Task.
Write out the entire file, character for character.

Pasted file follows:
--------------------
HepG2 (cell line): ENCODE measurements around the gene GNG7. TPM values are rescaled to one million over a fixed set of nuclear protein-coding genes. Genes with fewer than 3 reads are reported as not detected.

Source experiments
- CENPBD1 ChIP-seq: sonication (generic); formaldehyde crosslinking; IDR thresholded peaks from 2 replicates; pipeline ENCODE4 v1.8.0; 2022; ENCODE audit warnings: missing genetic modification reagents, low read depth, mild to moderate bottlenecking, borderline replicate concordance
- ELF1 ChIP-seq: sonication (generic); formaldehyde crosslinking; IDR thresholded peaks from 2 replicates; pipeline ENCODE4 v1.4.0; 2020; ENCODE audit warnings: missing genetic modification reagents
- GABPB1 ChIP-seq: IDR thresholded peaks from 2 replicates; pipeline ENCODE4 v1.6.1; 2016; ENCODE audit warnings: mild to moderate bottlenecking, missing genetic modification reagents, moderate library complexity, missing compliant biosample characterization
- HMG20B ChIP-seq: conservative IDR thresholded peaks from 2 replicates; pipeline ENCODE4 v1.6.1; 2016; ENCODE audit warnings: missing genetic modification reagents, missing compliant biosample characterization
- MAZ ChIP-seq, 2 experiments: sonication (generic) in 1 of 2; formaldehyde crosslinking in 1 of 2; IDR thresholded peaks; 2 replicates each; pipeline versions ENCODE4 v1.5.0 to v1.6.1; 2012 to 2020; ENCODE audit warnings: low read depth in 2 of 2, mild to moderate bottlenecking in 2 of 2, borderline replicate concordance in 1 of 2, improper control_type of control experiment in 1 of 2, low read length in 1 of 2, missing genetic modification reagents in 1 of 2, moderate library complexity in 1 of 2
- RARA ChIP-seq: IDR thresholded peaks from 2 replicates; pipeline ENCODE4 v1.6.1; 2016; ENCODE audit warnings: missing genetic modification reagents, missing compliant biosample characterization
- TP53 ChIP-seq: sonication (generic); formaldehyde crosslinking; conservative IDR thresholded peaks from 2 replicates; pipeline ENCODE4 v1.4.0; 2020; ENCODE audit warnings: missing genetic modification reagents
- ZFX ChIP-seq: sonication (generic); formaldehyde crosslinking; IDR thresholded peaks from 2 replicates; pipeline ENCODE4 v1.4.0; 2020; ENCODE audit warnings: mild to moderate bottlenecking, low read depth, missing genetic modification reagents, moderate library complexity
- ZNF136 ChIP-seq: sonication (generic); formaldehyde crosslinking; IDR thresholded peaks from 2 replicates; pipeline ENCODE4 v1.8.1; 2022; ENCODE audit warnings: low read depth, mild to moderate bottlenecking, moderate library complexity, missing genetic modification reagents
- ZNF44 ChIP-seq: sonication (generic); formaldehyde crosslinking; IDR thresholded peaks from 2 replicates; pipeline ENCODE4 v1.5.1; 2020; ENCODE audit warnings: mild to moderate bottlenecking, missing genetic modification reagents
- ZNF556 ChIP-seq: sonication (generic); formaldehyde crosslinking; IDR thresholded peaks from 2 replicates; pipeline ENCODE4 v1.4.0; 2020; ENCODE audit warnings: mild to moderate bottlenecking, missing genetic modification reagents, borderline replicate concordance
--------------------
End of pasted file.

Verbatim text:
HepG2 (cell line): ENCODE measurements around the gene GNG7. TPM values are rescaled to one million over a fixed set of nuclear protein-coding genes. Genes with fewer than 3 reads are reported as not detected.

Source experiments
- CENPBD1 ChIP-seq: sonication (generic); formaldehyde crosslinking; IDR thresholded peaks from 2 replicates; pipeline ENCODE4 v1.8.0; 2022; ENCODE audit warnings: missing genetic modification reagents, low read depth, mild to moderate bottlenecking, borderline replicate concordance
- ELF1 ChIP-seq: sonication (generic); formaldehyde crosslinking; IDR thresholded peaks from 2 replicates; pipeline ENCODE4 v1.4.0; 2020; ENCODE audit warnings: missing genetic modification reagents
- GABPB1 ChIP-seq: IDR thresholded peaks from 2 replicates; pipeline ENCODE4 v1.6.1; 2016; ENCODE audit warnings: mild to moderate bottlenecking, missing genetic modification reagents, moderate library complexity, missing compliant biosample characterization
- HMG20B ChIP-seq: conservative IDR thresholded peaks from 2 replicates; pipeline ENCODE4 v1.6.1; 2016; ENCODE audit warnings: missing genetic modification reagents, missing compliant biosample characterization
- MAZ ChIP-seq, 2 experiments: sonication (generic) in 1 of 2; formaldehyde crosslinking in 1 of 2; IDR thresholded peaks; 2 replicates each; pipeline versions ENCODE4 v1.5.0 to v1.6.1; 2012 to 2020; ENCODE audit warnings: low read depth in 2 of 2, mild to moderate bottlenecking in 2 of 2, borderline replicate concordance in 1 of 2, improper control_type of control experiment in 1 of 2, low read length in 1 of 2, missing genetic modification reagents in 1 of 2, moderate library complexity in 1 of 2
- RARA ChIP-seq: IDR thresholded peaks from 2 replicates; pipeline ENCODE4 v1.6.1; 2016; ENCODE audit warnings: missing genetic modification reagents, missing compliant biosample characterization
- TP53 ChIP-seq: sonication (generic); formaldehyde crosslinking; conservative IDR thresholded peaks from 2 replicates; pipeline ENCODE4 v1.4.0; 2020; ENCODE audit warnings: missing genetic modification reagents
- ZFX ChIP-seq: sonication (generic); formaldehyde crosslinking; IDR thresholded peaks from 2 replicates; pipeline ENCODE4 v1.4.0; 2020; ENCODE audit warnings: mild to moderate bottlenecking, low read depth, missing genetic modification reagents, moderate library complexity
- ZNF136 ChIP-seq: sonication (generic); formaldehyde crosslinking; IDR thresholded peaks from 2 replicates; pipeline ENCODE4 v1.8.1; 2022; ENCODE audit warnings: low read depth, mild to moderate bottlenecking, moderate library complexity, missing genetic modification reagents
- ZNF44 ChIP-seq: sonication (generic); formaldehyde crosslinking; IDR thresholded peaks from 2 replicates; pipeline ENCODE4 v1.5.1; 2020; ENCODE audit warnings: mild to moderate bottlenecking, missing genetic modification reagents
- ZNF556 ChIP-seq: sonication (generic); formaldehyde crosslinking; IDR thresholded peaks from 2 replicates; pipeline ENCODE4 v1.4.0; 2020; ENCODE audit warnings: mild to moderate bottlenecking, missing genetic modification reagents, borderline replicate concordance